Krysten Ritter and Jessica Jones‘ Showrunner Explain How the Show Addresses PTSD, Rape, and Female Sexuality
We’ve only got one more sleep until Jessica Jones is ours for the binge-ing, and in the meantime, the series’ star and showrunner are opening up about how the show depicts some incredibly serious subject matter. Trigger warning for discussion of sexual violence.
Speaking to the LA Times, Ritter says fans can expect to see a character that subverts traditional genre tropes:
We never fell into the typical tropes of female P.I. shows. You’ll never see me putting on a short skirt and heels to use my ‘sexuality’ to get what I want. I don’t want to seduce someone to get what I want. I don’t want to play that.
Ritter also explains how the series will deal directly with some of the abuse and resulting trauma that Jessica experiences in the comics:
The thing about PTSD is that it’s not just a memory, it’s feeling like you’re back in that situation. So it’s about building all of those situations and your reactions to those situations. It’s something I worked really hard on because you want to do it justice.
In Brian Michael Bendis’ comics, Jessica is subjected to various forms of sexual violence and trauma by Killgrave (alias The Purple Man), including being forced to watch as he rapes other women. Showrunner Melissa Rosenberg implies that, in the Netflix series, Jessica herself will also be a survivor of rape:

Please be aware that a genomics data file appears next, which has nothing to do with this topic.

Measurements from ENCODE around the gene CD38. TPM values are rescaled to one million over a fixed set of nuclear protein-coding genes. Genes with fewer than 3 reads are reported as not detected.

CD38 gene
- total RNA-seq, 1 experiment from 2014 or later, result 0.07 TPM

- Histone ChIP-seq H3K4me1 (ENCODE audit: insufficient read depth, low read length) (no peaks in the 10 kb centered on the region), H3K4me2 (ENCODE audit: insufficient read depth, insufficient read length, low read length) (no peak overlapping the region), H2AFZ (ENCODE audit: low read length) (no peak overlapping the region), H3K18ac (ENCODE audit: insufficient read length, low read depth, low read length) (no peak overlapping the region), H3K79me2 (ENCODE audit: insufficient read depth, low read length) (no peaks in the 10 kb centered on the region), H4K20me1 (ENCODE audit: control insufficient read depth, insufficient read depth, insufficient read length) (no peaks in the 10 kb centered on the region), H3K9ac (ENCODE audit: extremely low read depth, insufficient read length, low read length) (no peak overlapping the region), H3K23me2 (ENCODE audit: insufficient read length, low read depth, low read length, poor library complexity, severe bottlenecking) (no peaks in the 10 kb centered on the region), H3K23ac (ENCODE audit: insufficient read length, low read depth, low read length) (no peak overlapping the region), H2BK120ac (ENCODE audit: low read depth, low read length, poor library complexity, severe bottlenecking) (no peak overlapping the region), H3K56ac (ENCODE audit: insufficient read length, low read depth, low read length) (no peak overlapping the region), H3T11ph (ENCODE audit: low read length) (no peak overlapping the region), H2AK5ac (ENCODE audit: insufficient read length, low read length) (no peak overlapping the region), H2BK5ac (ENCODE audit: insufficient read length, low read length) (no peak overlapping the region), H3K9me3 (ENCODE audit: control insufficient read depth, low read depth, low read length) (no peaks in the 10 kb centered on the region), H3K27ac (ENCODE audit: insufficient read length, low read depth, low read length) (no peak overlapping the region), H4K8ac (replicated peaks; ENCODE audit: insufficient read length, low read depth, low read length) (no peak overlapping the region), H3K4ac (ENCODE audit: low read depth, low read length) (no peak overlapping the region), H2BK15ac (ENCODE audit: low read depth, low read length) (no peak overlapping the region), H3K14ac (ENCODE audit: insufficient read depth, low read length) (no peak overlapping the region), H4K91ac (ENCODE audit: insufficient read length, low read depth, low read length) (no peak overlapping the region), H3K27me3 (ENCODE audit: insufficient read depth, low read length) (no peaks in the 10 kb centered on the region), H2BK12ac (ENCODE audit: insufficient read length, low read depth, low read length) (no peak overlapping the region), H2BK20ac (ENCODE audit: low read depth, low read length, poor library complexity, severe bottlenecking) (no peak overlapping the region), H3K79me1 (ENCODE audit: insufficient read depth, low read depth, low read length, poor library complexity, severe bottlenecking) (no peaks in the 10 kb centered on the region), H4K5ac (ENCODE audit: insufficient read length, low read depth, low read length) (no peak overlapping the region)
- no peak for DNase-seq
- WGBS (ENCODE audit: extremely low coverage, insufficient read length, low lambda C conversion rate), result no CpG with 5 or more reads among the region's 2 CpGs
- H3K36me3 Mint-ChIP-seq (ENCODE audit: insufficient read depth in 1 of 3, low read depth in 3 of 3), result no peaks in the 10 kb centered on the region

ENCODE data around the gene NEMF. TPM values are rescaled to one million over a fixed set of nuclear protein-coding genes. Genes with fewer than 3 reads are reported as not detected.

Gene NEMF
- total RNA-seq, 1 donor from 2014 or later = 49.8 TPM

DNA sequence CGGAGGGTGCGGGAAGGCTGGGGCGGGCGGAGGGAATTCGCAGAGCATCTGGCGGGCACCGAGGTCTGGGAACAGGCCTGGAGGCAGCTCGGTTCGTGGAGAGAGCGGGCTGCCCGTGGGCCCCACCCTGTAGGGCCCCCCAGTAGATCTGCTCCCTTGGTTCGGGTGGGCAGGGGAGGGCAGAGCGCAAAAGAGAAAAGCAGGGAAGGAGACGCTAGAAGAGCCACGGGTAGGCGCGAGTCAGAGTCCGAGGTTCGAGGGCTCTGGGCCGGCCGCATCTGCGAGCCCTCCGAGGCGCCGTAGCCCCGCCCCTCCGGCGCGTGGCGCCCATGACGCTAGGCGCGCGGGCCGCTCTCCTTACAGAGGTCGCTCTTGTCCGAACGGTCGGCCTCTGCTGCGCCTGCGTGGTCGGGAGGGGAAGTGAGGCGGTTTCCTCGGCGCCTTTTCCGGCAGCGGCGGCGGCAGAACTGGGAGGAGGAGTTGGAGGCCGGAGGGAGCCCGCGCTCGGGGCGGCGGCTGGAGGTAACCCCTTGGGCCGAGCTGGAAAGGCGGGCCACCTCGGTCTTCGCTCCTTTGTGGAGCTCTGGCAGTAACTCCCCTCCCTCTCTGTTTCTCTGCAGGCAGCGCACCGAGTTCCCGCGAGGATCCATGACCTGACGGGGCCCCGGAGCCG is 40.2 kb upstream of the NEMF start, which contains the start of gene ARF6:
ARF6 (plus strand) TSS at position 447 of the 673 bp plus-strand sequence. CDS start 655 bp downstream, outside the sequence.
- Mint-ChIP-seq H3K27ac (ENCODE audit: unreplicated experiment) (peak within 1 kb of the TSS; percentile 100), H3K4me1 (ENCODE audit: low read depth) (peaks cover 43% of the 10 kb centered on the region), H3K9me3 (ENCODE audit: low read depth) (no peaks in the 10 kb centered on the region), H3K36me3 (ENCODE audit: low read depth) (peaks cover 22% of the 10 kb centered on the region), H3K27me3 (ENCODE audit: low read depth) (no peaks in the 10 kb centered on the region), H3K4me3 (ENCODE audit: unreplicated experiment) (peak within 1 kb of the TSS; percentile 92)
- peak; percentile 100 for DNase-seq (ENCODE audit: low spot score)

With rape, we all know what that looks like. We’ve seen plenty of it on television, used as titillation, and I didn’t have any need to see it again. But I wanted to experience the damage that it does. I wanted the audience to really viscerally feel the scars that it leaves.
Rosenberg went on to explain more about what fans can expect from Jessica:
[For Jessica] the superpowers are just a matter of fact. She doesn’t advertise them, but she doesn’t deny them. She doesn’t hide them. What I love about this character is she’s so unapologetically who she is. She’s unapologetic about her sexuality, about her powers, about her drinking, about just about anything. She is who she is […] I have zero interest in portraying female sexuality as anything other than empowering and as a very natural part of our makeup.
Given the emphasis placed on David Tennant’s Purple Man in much of the promotional material for Jessica Jones, it’s not really surprising to hear more confirmation that the show will be shaped by some of the most controversial material from Brian Michael Bendis’ comics.
Even though tough-female-protagonist-motivated-by-sexual-assault can be a frustratingly sexist trope, I agree with Rosenberg that it’s rare to see rape depicted onscreen in a way that A. focuses almost exclusively on how rape impacts the survivor, rather than the men in her life, and B. doesn’t feel obligated to show the rape in order to convince the audience that it happened. (Think Fury Road vs. Game of Thrones–part of the former’s success, at least for me, was that the movie didn’t need to even directly address the abuse many of the female characters had likely experienced in order for Max–and therefore the audience–to support the Wives’ desire for freedom.)
Although Jessica Jones sounds like it might be an emotionally difficult watch, both Rosenberg and Ritter sound committed to depicting a difficult story as respectfully as possible, and the show’s female creators–as well as the positive reviews it’s receiving from feminist critics–make me tentatively optimistic about what to expect tomorrow.
What do you think, friends?
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